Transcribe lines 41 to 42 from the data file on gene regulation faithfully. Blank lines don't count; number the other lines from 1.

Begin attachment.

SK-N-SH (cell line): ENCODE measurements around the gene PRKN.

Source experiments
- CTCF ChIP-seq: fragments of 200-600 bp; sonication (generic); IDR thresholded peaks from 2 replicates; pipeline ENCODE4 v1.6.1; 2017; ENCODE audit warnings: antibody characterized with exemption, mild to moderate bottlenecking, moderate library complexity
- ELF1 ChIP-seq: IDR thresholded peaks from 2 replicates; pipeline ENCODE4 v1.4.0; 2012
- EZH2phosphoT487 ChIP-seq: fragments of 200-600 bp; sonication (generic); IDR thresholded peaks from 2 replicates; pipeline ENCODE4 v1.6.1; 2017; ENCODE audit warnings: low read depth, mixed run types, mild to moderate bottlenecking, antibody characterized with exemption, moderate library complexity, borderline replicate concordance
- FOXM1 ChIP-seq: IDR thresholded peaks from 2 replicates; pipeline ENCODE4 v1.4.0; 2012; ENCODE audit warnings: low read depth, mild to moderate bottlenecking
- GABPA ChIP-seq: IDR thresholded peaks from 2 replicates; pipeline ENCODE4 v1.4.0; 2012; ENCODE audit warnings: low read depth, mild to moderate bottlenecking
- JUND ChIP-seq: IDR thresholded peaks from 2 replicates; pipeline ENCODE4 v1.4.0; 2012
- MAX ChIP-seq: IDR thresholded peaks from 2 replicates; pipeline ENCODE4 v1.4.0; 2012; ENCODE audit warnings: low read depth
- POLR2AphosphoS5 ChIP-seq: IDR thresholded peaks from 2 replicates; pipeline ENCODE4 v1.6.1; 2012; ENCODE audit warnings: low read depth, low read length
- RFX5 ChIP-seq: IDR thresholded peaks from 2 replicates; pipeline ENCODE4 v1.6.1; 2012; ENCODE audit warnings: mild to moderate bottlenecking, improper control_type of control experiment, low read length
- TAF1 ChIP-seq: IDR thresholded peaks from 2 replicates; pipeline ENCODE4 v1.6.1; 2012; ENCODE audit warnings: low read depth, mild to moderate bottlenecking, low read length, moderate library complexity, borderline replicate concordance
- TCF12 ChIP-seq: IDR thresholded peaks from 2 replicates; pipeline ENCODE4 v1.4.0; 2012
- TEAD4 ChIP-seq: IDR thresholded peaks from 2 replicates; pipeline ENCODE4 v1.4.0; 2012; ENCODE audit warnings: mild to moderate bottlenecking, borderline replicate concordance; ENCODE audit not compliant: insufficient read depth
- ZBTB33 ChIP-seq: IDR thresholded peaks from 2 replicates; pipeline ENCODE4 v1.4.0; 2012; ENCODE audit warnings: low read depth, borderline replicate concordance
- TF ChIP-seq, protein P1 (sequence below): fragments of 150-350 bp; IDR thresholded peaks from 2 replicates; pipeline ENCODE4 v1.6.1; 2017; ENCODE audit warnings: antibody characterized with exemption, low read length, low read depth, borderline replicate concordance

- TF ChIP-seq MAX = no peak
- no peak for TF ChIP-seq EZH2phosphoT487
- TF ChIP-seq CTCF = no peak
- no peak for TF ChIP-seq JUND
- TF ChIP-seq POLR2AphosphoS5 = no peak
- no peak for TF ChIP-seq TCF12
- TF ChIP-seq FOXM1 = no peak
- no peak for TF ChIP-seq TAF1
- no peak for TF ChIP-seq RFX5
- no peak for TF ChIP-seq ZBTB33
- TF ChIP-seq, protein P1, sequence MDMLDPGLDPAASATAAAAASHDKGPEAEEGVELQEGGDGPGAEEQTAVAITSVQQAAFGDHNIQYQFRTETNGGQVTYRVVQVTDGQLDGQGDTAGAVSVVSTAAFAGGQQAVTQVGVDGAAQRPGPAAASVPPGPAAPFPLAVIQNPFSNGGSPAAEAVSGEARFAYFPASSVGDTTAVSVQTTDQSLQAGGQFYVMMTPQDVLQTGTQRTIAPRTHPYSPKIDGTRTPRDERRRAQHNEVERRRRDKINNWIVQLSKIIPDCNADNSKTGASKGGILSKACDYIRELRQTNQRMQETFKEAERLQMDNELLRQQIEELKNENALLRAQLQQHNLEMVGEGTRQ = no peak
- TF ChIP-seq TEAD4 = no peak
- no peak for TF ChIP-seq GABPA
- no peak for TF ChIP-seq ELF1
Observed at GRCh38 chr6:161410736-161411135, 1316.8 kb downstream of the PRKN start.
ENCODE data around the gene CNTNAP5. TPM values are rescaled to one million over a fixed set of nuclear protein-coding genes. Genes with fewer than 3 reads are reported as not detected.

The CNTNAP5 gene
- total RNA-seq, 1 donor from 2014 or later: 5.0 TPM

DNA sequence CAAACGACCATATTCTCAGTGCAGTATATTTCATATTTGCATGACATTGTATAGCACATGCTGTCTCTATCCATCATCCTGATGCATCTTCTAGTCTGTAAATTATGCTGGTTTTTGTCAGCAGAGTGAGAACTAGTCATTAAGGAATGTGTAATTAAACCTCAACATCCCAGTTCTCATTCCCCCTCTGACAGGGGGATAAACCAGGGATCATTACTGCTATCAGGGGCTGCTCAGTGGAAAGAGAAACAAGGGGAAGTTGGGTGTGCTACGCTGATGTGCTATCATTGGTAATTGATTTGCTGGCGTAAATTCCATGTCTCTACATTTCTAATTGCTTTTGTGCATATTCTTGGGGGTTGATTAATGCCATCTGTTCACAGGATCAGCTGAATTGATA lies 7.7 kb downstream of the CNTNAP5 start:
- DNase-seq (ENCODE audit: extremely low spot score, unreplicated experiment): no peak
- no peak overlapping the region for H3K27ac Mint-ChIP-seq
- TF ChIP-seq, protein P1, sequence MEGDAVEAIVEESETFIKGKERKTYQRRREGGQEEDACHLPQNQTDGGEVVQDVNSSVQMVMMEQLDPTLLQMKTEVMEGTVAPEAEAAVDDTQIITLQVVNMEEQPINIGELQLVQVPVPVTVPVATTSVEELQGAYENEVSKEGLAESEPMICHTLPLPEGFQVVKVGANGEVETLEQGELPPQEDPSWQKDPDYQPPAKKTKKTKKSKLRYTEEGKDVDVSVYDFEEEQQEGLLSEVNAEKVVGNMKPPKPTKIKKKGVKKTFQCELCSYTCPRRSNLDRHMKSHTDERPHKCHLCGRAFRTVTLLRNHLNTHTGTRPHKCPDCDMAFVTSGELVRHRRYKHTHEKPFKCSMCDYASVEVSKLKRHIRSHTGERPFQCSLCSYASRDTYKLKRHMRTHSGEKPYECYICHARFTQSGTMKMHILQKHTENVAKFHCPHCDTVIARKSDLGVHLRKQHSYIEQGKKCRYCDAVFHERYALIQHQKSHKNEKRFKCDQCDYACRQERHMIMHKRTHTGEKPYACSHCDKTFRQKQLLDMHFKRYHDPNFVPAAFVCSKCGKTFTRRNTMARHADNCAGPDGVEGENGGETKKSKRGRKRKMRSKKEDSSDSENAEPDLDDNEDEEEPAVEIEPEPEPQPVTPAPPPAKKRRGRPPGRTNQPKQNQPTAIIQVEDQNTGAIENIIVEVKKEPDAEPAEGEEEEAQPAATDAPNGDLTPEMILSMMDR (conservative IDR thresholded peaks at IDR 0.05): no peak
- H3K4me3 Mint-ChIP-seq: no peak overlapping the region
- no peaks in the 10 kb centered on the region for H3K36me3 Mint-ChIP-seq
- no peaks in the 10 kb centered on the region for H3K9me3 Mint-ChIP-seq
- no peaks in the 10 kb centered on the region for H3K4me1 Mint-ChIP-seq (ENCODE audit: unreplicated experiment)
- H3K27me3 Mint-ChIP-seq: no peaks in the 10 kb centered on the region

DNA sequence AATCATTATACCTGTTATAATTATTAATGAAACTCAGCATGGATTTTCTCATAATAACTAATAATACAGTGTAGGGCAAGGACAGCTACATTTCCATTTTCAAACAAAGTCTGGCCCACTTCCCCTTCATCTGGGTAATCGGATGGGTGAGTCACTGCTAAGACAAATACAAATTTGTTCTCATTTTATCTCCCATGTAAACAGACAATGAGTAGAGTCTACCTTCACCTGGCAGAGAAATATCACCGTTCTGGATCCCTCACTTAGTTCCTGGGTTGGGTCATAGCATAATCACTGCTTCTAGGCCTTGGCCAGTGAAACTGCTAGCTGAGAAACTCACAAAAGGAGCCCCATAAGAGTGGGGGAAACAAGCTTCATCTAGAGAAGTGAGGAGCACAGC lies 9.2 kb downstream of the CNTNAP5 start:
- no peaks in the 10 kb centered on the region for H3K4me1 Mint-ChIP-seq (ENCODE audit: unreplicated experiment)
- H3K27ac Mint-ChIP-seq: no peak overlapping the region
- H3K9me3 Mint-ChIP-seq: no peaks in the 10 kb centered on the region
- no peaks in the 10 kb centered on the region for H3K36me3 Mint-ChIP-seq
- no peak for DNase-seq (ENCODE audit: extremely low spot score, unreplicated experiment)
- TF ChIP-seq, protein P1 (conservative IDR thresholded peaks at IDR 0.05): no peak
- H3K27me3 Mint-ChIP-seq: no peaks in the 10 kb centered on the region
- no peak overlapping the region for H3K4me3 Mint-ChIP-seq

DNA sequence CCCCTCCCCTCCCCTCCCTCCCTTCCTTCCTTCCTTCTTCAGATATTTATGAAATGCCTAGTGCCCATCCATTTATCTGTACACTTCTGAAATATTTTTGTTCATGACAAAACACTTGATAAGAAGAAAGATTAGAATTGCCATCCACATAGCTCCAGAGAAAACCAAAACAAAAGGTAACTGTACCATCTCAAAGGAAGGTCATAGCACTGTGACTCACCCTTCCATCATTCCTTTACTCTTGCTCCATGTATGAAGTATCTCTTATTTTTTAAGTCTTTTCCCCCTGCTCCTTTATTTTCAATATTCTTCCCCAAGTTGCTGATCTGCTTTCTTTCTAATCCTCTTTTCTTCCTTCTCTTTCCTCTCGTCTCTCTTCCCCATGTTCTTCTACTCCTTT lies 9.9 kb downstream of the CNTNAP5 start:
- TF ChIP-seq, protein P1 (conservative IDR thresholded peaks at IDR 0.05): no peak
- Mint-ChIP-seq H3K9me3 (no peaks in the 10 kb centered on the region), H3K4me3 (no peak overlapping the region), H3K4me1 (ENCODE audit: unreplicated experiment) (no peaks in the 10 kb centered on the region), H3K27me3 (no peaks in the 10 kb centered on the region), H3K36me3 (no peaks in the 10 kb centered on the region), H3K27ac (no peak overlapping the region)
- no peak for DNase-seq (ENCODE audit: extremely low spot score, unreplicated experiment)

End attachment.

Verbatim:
- no peaks in the 10 kb centered on the region for H3K9me3 Mint-ChIP-seq
- no peaks in the 10 kb centered on the region for H3K4me1 Mint-ChIP-seq (ENCODE audit: unreplicated experiment)